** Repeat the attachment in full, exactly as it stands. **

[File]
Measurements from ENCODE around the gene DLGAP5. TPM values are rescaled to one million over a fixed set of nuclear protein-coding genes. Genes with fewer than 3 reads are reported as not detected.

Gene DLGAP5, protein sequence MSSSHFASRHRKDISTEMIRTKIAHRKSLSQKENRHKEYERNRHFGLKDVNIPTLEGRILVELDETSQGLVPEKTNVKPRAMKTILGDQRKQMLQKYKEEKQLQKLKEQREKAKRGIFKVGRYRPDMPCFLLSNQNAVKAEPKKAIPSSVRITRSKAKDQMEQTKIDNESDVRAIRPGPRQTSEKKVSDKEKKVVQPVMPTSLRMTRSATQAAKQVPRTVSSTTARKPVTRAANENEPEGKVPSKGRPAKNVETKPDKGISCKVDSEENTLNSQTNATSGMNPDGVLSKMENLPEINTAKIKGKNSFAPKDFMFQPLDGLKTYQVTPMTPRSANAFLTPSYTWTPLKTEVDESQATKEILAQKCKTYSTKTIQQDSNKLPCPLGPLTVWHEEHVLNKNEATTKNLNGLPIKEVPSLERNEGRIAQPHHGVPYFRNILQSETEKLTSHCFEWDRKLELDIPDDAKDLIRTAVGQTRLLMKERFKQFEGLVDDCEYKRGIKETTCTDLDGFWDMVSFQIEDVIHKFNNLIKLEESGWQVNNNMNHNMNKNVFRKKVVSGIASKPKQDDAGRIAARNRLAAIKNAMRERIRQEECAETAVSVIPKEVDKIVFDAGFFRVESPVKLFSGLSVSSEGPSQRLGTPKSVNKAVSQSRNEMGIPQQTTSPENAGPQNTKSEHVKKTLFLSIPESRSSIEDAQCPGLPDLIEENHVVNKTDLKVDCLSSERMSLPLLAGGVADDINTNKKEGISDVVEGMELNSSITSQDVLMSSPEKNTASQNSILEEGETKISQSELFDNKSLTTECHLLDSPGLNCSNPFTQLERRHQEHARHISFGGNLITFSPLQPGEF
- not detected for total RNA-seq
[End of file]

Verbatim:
Measurements from ENCODE around the gene DLGAP5. TPM values are rescaled to one million over a fixed set of nuclear protein-coding genes. Genes with fewer than 3 reads are reported as not detected.

Gene DLGAP5, protein sequence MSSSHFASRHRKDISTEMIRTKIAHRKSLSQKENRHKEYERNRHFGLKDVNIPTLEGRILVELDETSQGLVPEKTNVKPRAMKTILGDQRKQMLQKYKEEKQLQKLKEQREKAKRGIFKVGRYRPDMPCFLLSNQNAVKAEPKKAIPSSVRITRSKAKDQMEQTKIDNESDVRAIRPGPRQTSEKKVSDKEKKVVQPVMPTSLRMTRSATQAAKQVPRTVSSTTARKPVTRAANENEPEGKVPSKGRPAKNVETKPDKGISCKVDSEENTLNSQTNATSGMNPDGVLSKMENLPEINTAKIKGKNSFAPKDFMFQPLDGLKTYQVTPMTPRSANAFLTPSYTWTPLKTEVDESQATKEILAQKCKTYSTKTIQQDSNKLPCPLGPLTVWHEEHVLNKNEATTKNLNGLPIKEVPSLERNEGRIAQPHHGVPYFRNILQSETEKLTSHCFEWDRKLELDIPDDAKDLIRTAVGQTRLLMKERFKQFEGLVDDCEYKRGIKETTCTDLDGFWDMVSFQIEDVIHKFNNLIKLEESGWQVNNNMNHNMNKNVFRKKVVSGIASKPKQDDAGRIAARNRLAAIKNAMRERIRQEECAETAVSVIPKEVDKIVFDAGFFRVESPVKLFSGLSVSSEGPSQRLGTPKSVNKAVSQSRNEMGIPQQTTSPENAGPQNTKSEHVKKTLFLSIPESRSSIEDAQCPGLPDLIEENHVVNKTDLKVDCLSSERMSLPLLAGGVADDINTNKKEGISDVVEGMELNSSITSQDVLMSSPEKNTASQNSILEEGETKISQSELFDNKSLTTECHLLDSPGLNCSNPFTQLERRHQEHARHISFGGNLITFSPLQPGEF
- not detected for total RNA-seq